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Americans' Mixed Feelings on Unions


Labor unions in the United States are both more and less popular than people tend to believe. Confusing? It sure is.

I spend a lot of time thinking about labor in the United States, and around the world. What will the future look like? Will there be more worker organization, or less? And how do Americans feel about unions, anyway?

I wanted to see what data existed, and sure enough, Gallup has some long-term polling on American attitudes toward labor unions. Click through for the numbers. I’ll discuss the points that are of particular interest to me.

First of all, unions are more popular than one might assume. Given how consistently unions are lambasted by right-wing pundits and politicians, it would be easy to think that unions are widely hated in the US, but this is not the case. As of 2015, fully 58% of Americans approve of labor unions, with only 36% disapproving. The all-time high for this series (going back to 1936) was 75% approval, achieved 1954 (and held steady for a few years). Since then, it’s bounced up and down, hanging somewhere around 60% from 1972 onward. The latest major dip was in the aftermath of the global financial crisis–approval went to 48% and disapproval climbed up to 45%. It has since recovered.

It was honestly a surprise to me that the concept of labor unions in the United States has enjoyed such popularity. At no point in polls going back 80 years are unions more unpopular than popular.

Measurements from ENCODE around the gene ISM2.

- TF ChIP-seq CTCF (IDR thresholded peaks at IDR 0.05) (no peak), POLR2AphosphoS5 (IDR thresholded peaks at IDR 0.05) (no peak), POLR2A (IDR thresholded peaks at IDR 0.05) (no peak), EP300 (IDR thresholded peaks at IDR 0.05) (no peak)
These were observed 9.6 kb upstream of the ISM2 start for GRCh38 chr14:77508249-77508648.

But Americans’ feelings about unions don’t end there. Once you dig into details, some nuances emerge. For one thing, how much of the population are we talking about? Gallup asked whether respondents or any members of their household were part of a union. It turns out about 80% of the respondents aren’t in unions, and this has held pretty steady since 2002. Regarding the power of unions, the numbers have fluctuated but show a pretty clear divide: about half of respondents think unions will become stronger or stay about the same, while the other half think unions will weaken. As for how people think union power should change, it tends to split three ways between unions having more power, less power, or the same amount. As of August 2015, the “more power” and “less power” responses are evenly split, with somewhat fewer people thinking union power should remain the same. It’s hard to say whether this indicates a trend toward polarization over the future of unions, but only time will tell.